Ethiopia, Somaliland Sign Accord to Use Berbera Port

Politics News
berbera port
As famine stalks on millions of Ethiopians, landlocked Ethiopia finally forced to take practical actions and look for alternative ports on top of  the tiny and highly congested Djibouti port. According to the new deal, Ethiopia will divert 30 percent of its import and export to Somaliland’s Berbera Port.

By William Davison | for Bloomberg,

Ethiopia signed a deal to boost trade through Somaliland’s Berbera port amid congestion at a facility in neighboring Djibouti, officials said.

Tariffs have been revised and a committee established to manage joint operations as part of the agreement signed on March 31, Sharmarke Jama, an economy and trade adviser for the foreign ministry in the semi-autonomous Somali region, said on Monday.

The committee will work on the “smooth implementation of the bilateral agreement and for improved facilitation of transit trade along the corridor,” he said in an e-mailed response to questions.

Landlocked Ethiopia more than doubled its cereal imports in the last 12 moths as a drought left almost one-fifth of its population of around 100 million people needing food aid.

On March 24 there were 10 ships waiting to unload 450,000 tons of wheat at Djibouti.

Ethiopia wanted 30 percent of its trade to go via Berbera by July last year, according to a five-year growth plan published in 2010. As much as 97 percent of shipments are still going through Djibouti because of problems with the capacity and condition of Berbera’s port, the poor state of roads to Ethiopia and the lack of international recognition for Somaliland’s statehood claims, said Ethiopia’s Transport Minister Workneh Gebeyehu.

>> ALSO READ : Food Aid Destined for Ethiopia’s Hungry Stuck in Djibouti Port

“Now we have really negotiated the issue and decided to go very fast to use Berbera port,” he said by phone. “The only thing that is left is the operational issues.”

It isn’t clear how many ships carrying Ethiopian cargo Berbera will be able to deal with, although there is a plan for coal imports to go through the port, Workneh said.

Port Sudan is already receiving fertilizer for northern areas of Ethiopia, he said.

The Berbera Port Authority held discussions with U.S. Agency for International Development (USAID) officials about aid imports, Jama said. The facility delivered 40,000 metric tons of wheat in February through Berbera for the UN World Food Programme to distribute to Ethiopians, according to the UN.

Somaliland’s government has shortlisted Bollore SA, P&O, which is owned by DP World, MSC Group’s Terminal Investment Ltd, and Prime Africa for a Berbera renovation project, Jama said.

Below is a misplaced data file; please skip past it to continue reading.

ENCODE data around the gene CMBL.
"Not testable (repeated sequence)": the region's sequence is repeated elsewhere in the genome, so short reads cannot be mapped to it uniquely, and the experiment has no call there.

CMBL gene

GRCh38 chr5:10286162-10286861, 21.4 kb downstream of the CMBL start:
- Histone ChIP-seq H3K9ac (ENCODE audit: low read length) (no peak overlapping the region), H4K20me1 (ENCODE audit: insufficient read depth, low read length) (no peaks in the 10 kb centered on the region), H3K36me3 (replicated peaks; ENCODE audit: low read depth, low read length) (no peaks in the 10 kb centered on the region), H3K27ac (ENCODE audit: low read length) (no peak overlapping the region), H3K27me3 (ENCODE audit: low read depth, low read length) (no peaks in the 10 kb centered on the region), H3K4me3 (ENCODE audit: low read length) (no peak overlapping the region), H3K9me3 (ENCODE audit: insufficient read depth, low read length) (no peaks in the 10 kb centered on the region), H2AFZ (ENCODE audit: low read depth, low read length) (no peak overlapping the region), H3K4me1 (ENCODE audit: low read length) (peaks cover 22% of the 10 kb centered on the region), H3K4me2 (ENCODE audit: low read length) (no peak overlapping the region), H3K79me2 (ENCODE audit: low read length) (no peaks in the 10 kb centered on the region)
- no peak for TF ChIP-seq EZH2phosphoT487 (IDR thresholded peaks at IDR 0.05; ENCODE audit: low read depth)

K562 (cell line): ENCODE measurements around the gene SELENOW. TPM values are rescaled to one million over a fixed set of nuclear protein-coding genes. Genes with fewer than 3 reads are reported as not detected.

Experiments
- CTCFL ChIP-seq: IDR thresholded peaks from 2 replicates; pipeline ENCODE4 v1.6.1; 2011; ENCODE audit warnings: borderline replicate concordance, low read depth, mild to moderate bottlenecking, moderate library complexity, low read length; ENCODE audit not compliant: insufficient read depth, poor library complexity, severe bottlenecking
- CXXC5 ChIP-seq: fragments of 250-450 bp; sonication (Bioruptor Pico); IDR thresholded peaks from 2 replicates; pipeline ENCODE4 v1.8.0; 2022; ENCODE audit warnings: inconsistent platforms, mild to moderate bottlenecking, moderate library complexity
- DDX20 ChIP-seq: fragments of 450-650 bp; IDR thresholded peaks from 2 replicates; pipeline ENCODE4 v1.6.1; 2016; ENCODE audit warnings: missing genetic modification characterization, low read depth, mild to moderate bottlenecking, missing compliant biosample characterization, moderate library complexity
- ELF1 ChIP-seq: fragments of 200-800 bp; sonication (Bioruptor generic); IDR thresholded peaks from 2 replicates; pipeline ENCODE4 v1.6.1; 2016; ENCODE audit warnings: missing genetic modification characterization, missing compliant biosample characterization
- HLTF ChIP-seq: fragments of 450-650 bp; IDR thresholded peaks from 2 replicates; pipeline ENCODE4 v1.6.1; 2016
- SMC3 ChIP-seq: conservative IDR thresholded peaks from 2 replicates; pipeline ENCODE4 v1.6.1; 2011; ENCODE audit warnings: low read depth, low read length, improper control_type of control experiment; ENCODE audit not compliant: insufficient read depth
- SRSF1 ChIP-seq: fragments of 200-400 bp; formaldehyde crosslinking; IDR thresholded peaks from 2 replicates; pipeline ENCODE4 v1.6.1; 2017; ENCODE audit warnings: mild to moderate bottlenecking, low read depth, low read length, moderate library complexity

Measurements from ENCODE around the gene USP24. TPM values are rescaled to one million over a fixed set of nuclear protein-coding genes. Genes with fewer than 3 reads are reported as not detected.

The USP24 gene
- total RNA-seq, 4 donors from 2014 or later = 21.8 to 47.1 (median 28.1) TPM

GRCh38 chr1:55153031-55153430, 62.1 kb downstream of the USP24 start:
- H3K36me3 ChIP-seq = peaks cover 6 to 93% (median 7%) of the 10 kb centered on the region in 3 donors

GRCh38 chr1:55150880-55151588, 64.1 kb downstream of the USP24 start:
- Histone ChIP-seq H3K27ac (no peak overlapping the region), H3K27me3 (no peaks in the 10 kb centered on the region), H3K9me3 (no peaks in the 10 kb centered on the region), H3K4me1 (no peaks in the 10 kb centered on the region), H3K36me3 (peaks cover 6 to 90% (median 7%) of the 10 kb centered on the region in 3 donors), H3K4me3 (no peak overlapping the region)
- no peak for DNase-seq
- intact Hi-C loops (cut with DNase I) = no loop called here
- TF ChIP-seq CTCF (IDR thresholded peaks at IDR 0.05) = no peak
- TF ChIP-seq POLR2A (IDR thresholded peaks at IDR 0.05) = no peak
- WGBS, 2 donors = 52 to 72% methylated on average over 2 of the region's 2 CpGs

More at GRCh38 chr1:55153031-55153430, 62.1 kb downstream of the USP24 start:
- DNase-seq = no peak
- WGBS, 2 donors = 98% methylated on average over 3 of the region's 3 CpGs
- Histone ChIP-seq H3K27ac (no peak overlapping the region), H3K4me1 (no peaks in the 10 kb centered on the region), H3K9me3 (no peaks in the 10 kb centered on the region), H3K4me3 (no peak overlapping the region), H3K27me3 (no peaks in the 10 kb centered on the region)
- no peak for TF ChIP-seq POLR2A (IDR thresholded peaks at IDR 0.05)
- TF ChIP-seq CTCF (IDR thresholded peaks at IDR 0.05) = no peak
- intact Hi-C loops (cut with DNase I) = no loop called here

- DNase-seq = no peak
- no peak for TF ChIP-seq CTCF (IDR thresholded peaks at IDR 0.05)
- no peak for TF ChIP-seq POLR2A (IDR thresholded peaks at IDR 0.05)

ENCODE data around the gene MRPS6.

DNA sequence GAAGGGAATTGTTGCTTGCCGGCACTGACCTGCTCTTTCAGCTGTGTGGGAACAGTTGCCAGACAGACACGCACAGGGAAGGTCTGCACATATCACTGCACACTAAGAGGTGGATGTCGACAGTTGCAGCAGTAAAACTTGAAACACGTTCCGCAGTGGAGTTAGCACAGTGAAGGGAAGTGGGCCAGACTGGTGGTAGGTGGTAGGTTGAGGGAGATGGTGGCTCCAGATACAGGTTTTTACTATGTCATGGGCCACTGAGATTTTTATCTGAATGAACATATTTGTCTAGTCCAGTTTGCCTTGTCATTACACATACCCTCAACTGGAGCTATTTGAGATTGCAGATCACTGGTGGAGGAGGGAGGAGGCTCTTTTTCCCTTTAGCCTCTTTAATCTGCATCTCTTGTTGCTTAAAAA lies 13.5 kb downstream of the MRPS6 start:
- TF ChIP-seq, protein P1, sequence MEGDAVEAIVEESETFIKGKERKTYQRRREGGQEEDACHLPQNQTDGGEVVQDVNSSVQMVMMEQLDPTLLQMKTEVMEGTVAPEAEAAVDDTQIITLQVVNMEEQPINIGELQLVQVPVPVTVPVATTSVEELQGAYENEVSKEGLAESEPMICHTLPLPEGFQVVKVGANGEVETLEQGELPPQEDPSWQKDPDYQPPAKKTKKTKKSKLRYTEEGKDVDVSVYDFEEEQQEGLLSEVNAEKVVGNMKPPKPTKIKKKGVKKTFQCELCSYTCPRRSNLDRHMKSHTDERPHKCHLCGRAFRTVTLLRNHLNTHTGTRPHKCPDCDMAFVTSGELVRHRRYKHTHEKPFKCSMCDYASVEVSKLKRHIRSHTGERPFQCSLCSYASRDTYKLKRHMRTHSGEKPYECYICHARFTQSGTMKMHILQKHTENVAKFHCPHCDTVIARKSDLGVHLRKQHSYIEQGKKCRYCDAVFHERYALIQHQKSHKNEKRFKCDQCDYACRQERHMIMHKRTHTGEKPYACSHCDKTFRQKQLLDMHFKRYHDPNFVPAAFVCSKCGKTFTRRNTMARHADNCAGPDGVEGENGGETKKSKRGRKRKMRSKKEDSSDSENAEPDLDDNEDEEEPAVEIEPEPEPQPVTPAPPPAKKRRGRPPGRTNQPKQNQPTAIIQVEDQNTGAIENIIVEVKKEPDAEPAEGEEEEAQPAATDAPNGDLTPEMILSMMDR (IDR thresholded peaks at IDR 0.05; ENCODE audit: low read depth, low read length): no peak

The Politics of Famine: Millions Starve as Ethiopia Rejects Eritrean Ports

By Thomas C. Mountain,

As famine stalks millions of Ethiopians, and aid ships wait forever to unload at Ethiopia’s port of Djibouti, offers of free use of Eritrea’s Red Sea ports fall on deaf ears in Addis Ababa.

According to Oxfam between 50% to 90% of Ethiopia suffered all or major crop failure due to the latest, greatest drought (this is just a guess because Oxfam isn’t allowed access to most of Ethiopia). Millions upon millions have now exhausted their food stocks and major starvation has begun.

Desperate for food aid to be unloaded, aid agencies are begging the Djibouti port authorities to work faster, but the port of Djibouti is small and creaky and completely unable to keep up with the desperate need.

Enter Eritrea, home to not one but two ports on the Red Sea, with the southern and larger of the two, Assab, having been given a major upgrade by the Emirates this past year.

All backlog of food aid would be cleared up quickly if Ethiopia will only use the Eritrean ports, an offer repeatedly made in the past during droughts to no avail.

The question has to be asked, what kind of government sits back and allows tens if not hundreds of thousands of its own people to die of starvation because of some political dispute with its neighbor?

Only Ethiopia is allowed to get away with deliberately starving its own citizens, for there is supposed to be enough food aid in the pipeline to prevent the worst of the famine and only the shortage of port facilities in Djibouti is preventing its distribution.

Why isn’t the USA and its lickspittles in the EU pressuring the Ethiopians, who are supposed to be under UN Article 7 Sanctions for their refusal to accept final and binding peace and border agreements, and entirely dependent on foreign loans to keep running ($11 billion in 2015)?

The politics of famine is what its all about as death from starvation stalks Ethiopia, again.

Thomas C. Mountain is an independent journalist living and reporting from Eritrea since 2006. He can be reached on Facebook at thomascmountain, on twitter @thomascmountain or thomascmountain at gmail dot com